Review by Booklist Review
Sister Johanna's refuge in a rural French convent can't hide her from the past, which comes screeching to the fore in the form of orders from manipulative, politically savvy Cardinal Raffin. New information has emerged regarding a case she investigated for Raffin decades ago in Reykjavík, forcing Sister Johanna to steel herself to confront her life's gravest mistake. Through flashbacks, Sister Johanna reveals her first trip to Iceland in 1987, when her knowledge of Icelandic enabled her to investigate abuse allegations against Father August Frans, the parish school's headmaster. In Reykjavík, Johanna became fast friends with the local bishop's assistant, who helped her pry information from the city's secretive Catholic community. Sister Johanna was certain that Father August was guilty of abusing his students, but Raffin abruptly ordered her to close the investigation without conclusion after Augustus plummeted from a bell tower in an apparent suicide. Now, Sister Johanna resigns herself to face the secrets she's hidden for 40 years. Her increasingly explosive revelations drive this gripping, masterfully constructed story toward redemption and justice.--Christine Tran Copyright 2010 Booklist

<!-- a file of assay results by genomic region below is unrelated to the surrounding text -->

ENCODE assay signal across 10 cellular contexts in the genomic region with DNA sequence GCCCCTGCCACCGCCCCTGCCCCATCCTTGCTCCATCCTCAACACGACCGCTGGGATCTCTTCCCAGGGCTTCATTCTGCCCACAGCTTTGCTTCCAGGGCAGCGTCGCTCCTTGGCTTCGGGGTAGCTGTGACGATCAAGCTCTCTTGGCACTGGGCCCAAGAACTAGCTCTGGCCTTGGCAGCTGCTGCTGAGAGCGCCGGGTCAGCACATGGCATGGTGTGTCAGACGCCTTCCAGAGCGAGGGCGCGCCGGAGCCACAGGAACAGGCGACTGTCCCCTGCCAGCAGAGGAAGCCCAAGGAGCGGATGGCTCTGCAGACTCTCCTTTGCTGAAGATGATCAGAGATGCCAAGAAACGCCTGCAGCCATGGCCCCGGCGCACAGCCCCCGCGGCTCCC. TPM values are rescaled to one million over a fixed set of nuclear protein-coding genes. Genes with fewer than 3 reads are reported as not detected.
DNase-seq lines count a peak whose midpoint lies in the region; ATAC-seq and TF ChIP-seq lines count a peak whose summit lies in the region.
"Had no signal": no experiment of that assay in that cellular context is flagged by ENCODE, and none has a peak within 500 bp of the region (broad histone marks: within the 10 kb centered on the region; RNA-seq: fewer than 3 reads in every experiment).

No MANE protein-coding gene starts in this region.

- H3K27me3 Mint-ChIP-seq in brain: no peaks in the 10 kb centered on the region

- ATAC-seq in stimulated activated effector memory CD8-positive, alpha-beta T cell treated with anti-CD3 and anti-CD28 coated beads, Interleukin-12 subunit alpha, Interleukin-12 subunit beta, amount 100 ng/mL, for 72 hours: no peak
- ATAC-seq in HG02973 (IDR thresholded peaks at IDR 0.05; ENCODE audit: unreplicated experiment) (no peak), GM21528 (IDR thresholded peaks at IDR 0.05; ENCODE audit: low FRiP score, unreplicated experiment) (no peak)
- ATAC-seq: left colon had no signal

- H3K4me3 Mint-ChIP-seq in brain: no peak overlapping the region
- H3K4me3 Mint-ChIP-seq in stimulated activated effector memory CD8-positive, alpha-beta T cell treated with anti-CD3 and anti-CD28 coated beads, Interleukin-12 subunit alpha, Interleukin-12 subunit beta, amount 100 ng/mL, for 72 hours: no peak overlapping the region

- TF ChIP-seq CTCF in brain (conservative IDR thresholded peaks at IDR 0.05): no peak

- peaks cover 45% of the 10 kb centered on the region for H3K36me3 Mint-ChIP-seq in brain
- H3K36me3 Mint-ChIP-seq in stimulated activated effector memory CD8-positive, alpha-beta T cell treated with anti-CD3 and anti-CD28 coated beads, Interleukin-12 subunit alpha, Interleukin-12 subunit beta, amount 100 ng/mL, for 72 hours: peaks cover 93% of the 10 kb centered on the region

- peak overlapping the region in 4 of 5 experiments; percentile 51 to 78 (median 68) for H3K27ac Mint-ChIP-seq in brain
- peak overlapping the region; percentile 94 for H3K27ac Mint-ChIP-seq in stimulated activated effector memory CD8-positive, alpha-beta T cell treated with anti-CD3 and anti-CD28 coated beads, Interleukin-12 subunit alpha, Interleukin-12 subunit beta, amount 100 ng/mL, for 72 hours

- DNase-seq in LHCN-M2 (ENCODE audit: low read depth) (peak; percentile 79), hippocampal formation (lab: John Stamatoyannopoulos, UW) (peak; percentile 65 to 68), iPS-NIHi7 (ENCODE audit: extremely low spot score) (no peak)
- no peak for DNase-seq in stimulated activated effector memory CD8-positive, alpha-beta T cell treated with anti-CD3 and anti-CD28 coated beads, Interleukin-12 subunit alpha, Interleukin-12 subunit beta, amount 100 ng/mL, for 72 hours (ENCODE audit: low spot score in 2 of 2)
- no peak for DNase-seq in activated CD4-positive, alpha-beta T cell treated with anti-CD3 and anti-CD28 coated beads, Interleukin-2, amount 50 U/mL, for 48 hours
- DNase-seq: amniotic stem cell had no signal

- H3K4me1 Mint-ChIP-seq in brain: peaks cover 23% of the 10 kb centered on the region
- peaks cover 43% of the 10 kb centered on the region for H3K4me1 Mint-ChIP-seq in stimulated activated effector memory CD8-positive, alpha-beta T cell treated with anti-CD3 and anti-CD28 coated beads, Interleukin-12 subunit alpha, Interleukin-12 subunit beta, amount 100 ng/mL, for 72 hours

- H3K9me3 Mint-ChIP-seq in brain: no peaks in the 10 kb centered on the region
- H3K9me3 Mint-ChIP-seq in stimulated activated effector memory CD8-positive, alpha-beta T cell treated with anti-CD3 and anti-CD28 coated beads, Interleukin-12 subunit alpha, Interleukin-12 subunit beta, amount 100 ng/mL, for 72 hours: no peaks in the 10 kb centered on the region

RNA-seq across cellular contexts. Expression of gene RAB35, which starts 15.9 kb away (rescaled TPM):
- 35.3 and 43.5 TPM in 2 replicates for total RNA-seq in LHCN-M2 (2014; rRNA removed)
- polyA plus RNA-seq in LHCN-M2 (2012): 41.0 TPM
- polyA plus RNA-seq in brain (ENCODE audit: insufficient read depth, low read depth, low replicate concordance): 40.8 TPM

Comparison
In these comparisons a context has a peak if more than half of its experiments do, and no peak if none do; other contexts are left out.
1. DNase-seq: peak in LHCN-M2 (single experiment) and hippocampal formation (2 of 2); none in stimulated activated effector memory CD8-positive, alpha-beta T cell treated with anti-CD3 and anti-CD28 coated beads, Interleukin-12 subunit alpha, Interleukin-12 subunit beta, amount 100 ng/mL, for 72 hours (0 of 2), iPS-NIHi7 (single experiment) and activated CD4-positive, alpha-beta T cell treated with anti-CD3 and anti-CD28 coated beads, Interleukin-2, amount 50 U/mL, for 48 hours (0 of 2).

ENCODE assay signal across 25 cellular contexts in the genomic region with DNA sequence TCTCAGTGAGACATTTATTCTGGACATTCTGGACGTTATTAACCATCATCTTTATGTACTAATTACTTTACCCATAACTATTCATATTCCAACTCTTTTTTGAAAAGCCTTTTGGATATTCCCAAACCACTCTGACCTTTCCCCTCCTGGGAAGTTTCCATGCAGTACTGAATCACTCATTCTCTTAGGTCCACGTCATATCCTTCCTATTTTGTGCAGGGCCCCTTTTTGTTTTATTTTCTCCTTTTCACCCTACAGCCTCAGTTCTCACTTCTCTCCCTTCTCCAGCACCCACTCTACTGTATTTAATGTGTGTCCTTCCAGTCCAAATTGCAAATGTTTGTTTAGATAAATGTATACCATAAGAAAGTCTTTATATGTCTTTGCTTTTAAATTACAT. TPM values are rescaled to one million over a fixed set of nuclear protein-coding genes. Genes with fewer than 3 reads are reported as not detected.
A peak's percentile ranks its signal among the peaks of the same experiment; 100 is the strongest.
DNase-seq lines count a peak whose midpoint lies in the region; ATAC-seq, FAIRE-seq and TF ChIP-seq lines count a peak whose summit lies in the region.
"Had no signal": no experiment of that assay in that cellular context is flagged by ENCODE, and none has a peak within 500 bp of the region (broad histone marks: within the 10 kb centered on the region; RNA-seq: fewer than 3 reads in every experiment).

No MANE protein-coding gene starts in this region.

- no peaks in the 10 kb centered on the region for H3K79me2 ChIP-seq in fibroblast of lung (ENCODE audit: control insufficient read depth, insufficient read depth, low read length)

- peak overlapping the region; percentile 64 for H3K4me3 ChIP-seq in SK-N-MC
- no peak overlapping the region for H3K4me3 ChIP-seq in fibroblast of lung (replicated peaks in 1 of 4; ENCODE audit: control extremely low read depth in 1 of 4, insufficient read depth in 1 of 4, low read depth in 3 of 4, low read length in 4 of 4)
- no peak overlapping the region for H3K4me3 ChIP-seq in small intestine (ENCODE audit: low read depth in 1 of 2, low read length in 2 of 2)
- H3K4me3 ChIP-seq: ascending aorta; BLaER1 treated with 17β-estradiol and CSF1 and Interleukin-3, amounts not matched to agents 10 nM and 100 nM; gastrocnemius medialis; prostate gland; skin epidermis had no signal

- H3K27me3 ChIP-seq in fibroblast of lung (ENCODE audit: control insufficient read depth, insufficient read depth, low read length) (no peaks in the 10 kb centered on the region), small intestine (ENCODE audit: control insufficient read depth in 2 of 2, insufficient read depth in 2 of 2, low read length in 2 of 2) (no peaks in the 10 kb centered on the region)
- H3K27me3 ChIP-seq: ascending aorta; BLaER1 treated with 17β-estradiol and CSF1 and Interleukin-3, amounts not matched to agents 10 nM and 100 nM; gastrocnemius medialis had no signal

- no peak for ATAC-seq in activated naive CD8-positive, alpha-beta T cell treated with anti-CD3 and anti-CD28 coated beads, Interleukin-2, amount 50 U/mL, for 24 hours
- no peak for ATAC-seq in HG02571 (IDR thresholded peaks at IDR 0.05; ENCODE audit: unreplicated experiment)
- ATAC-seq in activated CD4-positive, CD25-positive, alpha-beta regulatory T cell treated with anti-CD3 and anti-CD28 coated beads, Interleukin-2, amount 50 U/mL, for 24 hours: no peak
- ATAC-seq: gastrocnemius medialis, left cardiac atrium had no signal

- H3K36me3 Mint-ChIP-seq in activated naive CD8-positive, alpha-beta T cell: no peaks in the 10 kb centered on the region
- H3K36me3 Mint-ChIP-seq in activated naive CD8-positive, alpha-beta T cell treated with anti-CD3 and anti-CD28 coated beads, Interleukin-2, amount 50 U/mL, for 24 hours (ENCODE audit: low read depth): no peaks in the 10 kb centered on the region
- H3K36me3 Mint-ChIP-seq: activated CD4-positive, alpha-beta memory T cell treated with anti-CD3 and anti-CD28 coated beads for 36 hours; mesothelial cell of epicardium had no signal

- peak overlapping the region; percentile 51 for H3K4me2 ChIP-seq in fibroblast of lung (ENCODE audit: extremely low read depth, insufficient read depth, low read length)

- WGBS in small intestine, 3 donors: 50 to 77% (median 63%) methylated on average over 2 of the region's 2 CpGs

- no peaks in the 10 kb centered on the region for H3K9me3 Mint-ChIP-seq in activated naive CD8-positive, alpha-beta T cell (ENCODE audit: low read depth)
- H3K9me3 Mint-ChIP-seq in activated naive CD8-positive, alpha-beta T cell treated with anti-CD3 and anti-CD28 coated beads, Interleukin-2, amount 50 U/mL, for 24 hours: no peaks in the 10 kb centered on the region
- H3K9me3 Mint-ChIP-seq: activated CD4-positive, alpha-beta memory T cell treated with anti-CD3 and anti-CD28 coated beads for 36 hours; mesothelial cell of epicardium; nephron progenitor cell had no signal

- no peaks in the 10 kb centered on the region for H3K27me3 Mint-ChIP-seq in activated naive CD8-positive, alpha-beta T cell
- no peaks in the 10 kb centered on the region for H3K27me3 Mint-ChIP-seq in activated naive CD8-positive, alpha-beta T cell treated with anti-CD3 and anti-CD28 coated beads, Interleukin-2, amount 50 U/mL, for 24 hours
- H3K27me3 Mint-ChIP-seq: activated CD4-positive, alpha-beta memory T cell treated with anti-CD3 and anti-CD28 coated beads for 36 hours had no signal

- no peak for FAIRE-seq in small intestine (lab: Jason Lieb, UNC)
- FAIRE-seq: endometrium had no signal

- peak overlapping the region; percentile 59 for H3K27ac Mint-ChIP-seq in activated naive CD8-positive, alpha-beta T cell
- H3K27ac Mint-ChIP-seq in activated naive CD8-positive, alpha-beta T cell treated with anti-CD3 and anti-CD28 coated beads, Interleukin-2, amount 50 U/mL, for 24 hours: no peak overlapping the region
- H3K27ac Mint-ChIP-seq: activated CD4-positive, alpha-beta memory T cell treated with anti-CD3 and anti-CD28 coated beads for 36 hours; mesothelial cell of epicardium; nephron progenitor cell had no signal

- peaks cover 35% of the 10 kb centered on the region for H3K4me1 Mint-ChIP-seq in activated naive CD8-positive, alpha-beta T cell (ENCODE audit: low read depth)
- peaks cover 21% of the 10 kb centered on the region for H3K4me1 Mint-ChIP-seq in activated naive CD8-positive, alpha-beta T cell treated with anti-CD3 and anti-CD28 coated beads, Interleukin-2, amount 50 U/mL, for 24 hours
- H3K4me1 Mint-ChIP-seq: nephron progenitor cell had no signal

From Booklist, Copyright (c) American Library Association. Used with permission.
Review by Publisher's Weekly Review
Olafsson (One Station Away) offers a mesmerizing and powerful look at abuse in the Catholic Church through the eyes of an elderly French nun called upon to revisit a two-decades-old case from 1987 in Iceland. Back then, Sister Johanna Marie, brought in to investigate because she had learned the language from her Icelandic college roommate, discovered that priests engaged in abhorrent behavior with impunity. Now, in 2009, she would rather tend her convent's rose garden, but when a Cardinal calls upon her to obtain new evidence from a witness who will speak only to her, she agrees to help. The circumstances of the original case are vividly recalled: during an investigation of a priest accused of abusive behavior, the priest fell to his death from a bell tower. Johanna is concerned now about what this witness remembers and what he will reveal. Besides the investigation particulars, the reader discovers why Johanna became a nun and why she had to mask her feelings for her college roommate--a hidden love that impacted the rest of her life. The author shines a light on the enigmatic workings of the Catholic Church and, in an astounding dénouement, delves into the balance between justice and vengeance, and the power of conviction, absolution, and redemption. This is an incisive novel. (Dec.)
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Review by Library Journal Review